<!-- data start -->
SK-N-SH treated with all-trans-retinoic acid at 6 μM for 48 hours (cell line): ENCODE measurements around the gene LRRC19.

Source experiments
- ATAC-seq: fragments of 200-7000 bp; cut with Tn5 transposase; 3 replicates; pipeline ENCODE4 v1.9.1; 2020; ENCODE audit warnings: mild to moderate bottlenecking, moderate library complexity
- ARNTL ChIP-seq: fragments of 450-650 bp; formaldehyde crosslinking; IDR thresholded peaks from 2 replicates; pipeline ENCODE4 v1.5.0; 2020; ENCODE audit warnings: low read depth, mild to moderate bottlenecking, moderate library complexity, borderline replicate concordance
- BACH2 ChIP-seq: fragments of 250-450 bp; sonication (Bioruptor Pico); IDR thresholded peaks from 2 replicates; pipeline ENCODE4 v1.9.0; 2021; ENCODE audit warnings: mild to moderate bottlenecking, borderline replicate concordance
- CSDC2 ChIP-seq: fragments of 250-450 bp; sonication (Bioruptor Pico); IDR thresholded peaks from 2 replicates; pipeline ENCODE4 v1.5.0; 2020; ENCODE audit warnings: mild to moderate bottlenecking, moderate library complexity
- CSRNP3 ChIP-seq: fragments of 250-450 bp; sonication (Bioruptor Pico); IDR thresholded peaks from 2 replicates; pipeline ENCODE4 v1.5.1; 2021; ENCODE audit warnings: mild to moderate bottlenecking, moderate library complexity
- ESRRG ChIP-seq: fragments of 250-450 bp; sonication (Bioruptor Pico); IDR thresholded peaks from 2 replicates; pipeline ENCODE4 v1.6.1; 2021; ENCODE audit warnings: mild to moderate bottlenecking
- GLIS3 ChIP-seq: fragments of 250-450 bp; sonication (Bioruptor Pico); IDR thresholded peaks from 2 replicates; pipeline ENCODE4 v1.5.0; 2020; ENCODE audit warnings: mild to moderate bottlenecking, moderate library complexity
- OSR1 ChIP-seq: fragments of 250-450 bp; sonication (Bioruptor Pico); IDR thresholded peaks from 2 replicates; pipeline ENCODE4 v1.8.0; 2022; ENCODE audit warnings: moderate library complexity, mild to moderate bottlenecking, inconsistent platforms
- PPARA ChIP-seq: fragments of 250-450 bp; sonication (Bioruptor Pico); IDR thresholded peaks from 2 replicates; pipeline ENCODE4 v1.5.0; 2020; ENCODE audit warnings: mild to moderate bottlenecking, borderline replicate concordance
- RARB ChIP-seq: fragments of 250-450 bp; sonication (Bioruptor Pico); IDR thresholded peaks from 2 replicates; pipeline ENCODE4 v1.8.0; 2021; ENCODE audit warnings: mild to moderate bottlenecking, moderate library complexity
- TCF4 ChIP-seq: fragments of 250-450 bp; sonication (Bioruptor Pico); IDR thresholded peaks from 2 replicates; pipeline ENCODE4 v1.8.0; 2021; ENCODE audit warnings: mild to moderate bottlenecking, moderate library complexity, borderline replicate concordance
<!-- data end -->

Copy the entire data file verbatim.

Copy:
SK-N-SH treated with all-trans-retinoic acid at 6 μM for 48 hours (cell line): ENCODE measurements around the gene LRRC19.

Source experiments
- ATAC-seq: fragments of 200-7000 bp; cut with Tn5 transposase; 3 replicates; pipeline ENCODE4 v1.9.1; 2020; ENCODE audit warnings: mild to moderate bottlenecking, moderate library complexity
- ARNTL ChIP-seq: fragments of 450-650 bp; formaldehyde crosslinking; IDR thresholded peaks from 2 replicates; pipeline ENCODE4 v1.5.0; 2020; ENCODE audit warnings: low read depth, mild to moderate bottlenecking, moderate library complexity, borderline replicate concordance
- BACH2 ChIP-seq: fragments of 250-450 bp; sonication (Bioruptor Pico); IDR thresholded peaks from 2 replicates; pipeline ENCODE4 v1.9.0; 2021; ENCODE audit warnings: mild to moderate bottlenecking, borderline replicate concordance
- CSDC2 ChIP-seq: fragments of 250-450 bp; sonication (Bioruptor Pico); IDR thresholded peaks from 2 replicates; pipeline ENCODE4 v1.5.0; 2020; ENCODE audit warnings: mild to moderate bottlenecking, moderate library complexity
- CSRNP3 ChIP-seq: fragments of 250-450 bp; sonication (Bioruptor Pico); IDR thresholded peaks from 2 replicates; pipeline ENCODE4 v1.5.1; 2021; ENCODE audit warnings: mild to moderate bottlenecking, moderate library complexity
- ESRRG ChIP-seq: fragments of 250-450 bp; sonication (Bioruptor Pico); IDR thresholded peaks from 2 replicates; pipeline ENCODE4 v1.6.1; 2021; ENCODE audit warnings: mild to moderate bottlenecking
- GLIS3 ChIP-seq: fragments of 250-450 bp; sonication (Bioruptor Pico); IDR thresholded peaks from 2 replicates; pipeline ENCODE4 v1.5.0; 2020; ENCODE audit warnings: mild to moderate bottlenecking, moderate library complexity
- OSR1 ChIP-seq: fragments of 250-450 bp; sonication (Bioruptor Pico); IDR thresholded peaks from 2 replicates; pipeline ENCODE4 v1.8.0; 2022; ENCODE audit warnings: moderate library complexity, mild to moderate bottlenecking, inconsistent platforms
- PPARA ChIP-seq: fragments of 250-450 bp; sonication (Bioruptor Pico); IDR thresholded peaks from 2 replicates; pipeline ENCODE4 v1.5.0; 2020; ENCODE audit warnings: mild to moderate bottlenecking, borderline replicate concordance
- RARB ChIP-seq: fragments of 250-450 bp; sonication (Bioruptor Pico); IDR thresholded peaks from 2 replicates; pipeline ENCODE4 v1.8.0; 2021; ENCODE audit warnings: mild to moderate bottlenecking, moderate library complexity
- TCF4 ChIP-seq: fragments of 250-450 bp; sonication (Bioruptor Pico); IDR thresholded peaks from 2 replicates; pipeline ENCODE4 v1.8.0; 2021; ENCODE audit warnings: mild to moderate bottlenecking, moderate library complexity, borderline replicate concordance